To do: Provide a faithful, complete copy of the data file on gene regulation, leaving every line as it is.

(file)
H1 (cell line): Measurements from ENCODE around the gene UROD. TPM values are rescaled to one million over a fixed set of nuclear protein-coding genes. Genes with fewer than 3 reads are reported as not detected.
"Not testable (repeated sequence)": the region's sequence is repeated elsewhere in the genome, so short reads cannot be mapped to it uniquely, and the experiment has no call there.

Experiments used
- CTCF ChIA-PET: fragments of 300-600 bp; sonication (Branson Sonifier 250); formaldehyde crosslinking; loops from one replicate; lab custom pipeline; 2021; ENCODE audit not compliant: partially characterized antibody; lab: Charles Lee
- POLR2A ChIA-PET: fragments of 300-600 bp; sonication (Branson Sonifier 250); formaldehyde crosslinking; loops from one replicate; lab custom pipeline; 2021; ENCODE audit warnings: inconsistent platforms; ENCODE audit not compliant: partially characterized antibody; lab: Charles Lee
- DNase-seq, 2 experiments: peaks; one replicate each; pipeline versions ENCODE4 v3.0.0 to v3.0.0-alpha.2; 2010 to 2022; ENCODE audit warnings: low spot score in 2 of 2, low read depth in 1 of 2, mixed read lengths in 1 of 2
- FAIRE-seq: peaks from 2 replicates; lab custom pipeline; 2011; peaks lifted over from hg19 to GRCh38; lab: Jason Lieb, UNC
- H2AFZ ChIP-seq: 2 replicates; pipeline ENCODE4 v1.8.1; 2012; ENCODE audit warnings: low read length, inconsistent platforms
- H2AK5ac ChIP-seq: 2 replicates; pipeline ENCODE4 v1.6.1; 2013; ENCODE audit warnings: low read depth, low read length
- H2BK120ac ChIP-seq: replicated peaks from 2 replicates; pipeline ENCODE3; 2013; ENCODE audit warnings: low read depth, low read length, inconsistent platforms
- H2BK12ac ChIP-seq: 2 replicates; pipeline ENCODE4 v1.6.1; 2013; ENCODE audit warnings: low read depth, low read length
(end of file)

H1 (cell line): Measurements from ENCODE around the gene UROD. TPM values are rescaled to one million over a fixed set of nuclear protein-coding genes. Genes with fewer than 3 reads are reported as not detected.
"Not testable (repeated sequence)": the region's sequence is repeated elsewhere in the genome, so short reads cannot be mapped to it uniquely, and the experiment has no call there.

Experiments used
- CTCF ChIA-PET: fragments of 300-600 bp; sonication (Branson Sonifier 250); formaldehyde crosslinking; loops from one replicate; lab custom pipeline; 2021; ENCODE audit not compliant: partially characterized antibody; lab: Charles Lee
- POLR2A ChIA-PET: fragments of 300-600 bp; sonication (Branson Sonifier 250); formaldehyde crosslinking; loops from one replicate; lab custom pipeline; 2021; ENCODE audit warnings: inconsistent platforms; ENCODE audit not compliant: partially characterized antibody; lab: Charles Lee
- DNase-seq, 2 experiments: peaks; one replicate each; pipeline versions ENCODE4 v3.0.0 to v3.0.0-alpha.2; 2010 to 2022; ENCODE audit warnings: low spot score in 2 of 2, low read depth in 1 of 2, mixed read lengths in 1 of 2
- FAIRE-seq: peaks from 2 replicates; lab custom pipeline; 2011; peaks lifted over from hg19 to GRCh38; lab: Jason Lieb, UNC
- H2AFZ ChIP-seq: 2 replicates; pipeline ENCODE4 v1.8.1; 2012; ENCODE audit warnings: low read length, inconsistent platforms
- H2AK5ac ChIP-seq: 2 replicates; pipeline ENCODE4 v1.6.1; 2013; ENCODE audit warnings: low read depth, low read length
- H2BK120ac ChIP-seq: replicated peaks from 2 replicates; pipeline ENCODE3; 2013; ENCODE audit warnings: low read depth, low read length, inconsistent platforms
- H2BK12ac ChIP-seq: 2 replicates; pipeline ENCODE4 v1.6.1; 2013; ENCODE audit warnings: low read depth, low read length